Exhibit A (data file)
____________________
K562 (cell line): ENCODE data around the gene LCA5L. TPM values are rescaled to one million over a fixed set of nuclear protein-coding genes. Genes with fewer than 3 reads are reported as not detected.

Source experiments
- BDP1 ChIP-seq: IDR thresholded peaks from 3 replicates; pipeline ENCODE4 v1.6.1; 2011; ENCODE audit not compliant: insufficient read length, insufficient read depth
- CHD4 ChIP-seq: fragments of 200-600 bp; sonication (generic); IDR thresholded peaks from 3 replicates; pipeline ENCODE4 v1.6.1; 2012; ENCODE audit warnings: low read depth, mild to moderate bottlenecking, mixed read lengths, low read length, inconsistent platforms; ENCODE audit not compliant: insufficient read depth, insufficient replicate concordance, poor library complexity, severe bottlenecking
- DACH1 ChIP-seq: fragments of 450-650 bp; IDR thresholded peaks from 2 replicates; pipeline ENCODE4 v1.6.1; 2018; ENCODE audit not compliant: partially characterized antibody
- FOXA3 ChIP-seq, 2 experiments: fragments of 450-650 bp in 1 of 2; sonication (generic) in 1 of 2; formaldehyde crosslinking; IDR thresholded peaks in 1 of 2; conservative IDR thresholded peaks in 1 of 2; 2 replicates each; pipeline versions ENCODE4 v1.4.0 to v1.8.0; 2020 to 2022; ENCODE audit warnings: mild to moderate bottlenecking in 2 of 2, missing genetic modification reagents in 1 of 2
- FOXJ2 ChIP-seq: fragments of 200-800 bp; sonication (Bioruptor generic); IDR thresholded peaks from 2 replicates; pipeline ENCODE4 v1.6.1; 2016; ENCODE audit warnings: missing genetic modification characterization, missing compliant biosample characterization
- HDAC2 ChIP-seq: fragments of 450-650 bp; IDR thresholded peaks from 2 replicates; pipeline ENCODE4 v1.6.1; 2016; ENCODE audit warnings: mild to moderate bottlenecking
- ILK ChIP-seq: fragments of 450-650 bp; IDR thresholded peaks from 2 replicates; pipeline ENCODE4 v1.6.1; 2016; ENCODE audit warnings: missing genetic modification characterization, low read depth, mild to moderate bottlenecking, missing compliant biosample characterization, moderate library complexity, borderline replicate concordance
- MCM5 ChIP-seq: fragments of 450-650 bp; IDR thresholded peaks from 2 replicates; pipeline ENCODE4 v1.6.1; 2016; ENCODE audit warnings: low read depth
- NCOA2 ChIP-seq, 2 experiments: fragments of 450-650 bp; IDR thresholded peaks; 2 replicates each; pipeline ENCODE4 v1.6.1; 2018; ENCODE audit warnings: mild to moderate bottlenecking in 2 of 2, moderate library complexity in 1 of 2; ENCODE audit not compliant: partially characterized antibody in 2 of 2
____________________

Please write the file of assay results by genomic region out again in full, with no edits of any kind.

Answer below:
K562 (cell line): ENCODE data around the gene LCA5L. TPM values are rescaled to one million over a fixed set of nuclear protein-coding genes. Genes with fewer than 3 reads are reported as not detected.

Source experiments
- BDP1 ChIP-seq: IDR thresholded peaks from 3 replicates; pipeline ENCODE4 v1.6.1; 2011; ENCODE audit not compliant: insufficient read length, insufficient read depth
- CHD4 ChIP-seq: fragments of 200-600 bp; sonication (generic); IDR thresholded peaks from 3 replicates; pipeline ENCODE4 v1.6.1; 2012; ENCODE audit warnings: low read depth, mild to moderate bottlenecking, mixed read lengths, low read length, inconsistent platforms; ENCODE audit not compliant: insufficient read depth, insufficient replicate concordance, poor library complexity, severe bottlenecking
- DACH1 ChIP-seq: fragments of 450-650 bp; IDR thresholded peaks from 2 replicates; pipeline ENCODE4 v1.6.1; 2018; ENCODE audit not compliant: partially characterized antibody
- FOXA3 ChIP-seq, 2 experiments: fragments of 450-650 bp in 1 of 2; sonication (generic) in 1 of 2; formaldehyde crosslinking; IDR thresholded peaks in 1 of 2; conservative IDR thresholded peaks in 1 of 2; 2 replicates each; pipeline versions ENCODE4 v1.4.0 to v1.8.0; 2020 to 2022; ENCODE audit warnings: mild to moderate bottlenecking in 2 of 2, missing genetic modification reagents in 1 of 2
- FOXJ2 ChIP-seq: fragments of 200-800 bp; sonication (Bioruptor generic); IDR thresholded peaks from 2 replicates; pipeline ENCODE4 v1.6.1; 2016; ENCODE audit warnings: missing genetic modification characterization, missing compliant biosample characterization
- HDAC2 ChIP-seq: fragments of 450-650 bp; IDR thresholded peaks from 2 replicates; pipeline ENCODE4 v1.6.1; 2016; ENCODE audit warnings: mild to moderate bottlenecking
- ILK ChIP-seq: fragments of 450-650 bp; IDR thresholded peaks from 2 replicates; pipeline ENCODE4 v1.6.1; 2016; ENCODE audit warnings: missing genetic modification characterization, low read depth, mild to moderate bottlenecking, missing compliant biosample characterization, moderate library complexity, borderline replicate concordance
- MCM5 ChIP-seq: fragments of 450-650 bp; IDR thresholded peaks from 2 replicates; pipeline ENCODE4 v1.6.1; 2016; ENCODE audit warnings: low read depth
- NCOA2 ChIP-seq, 2 experiments: fragments of 450-650 bp; IDR thresholded peaks; 2 replicates each; pipeline ENCODE4 v1.6.1; 2018; ENCODE audit warnings: mild to moderate bottlenecking in 2 of 2, moderate library complexity in 1 of 2; ENCODE audit not compliant: partially characterized antibody in 2 of 2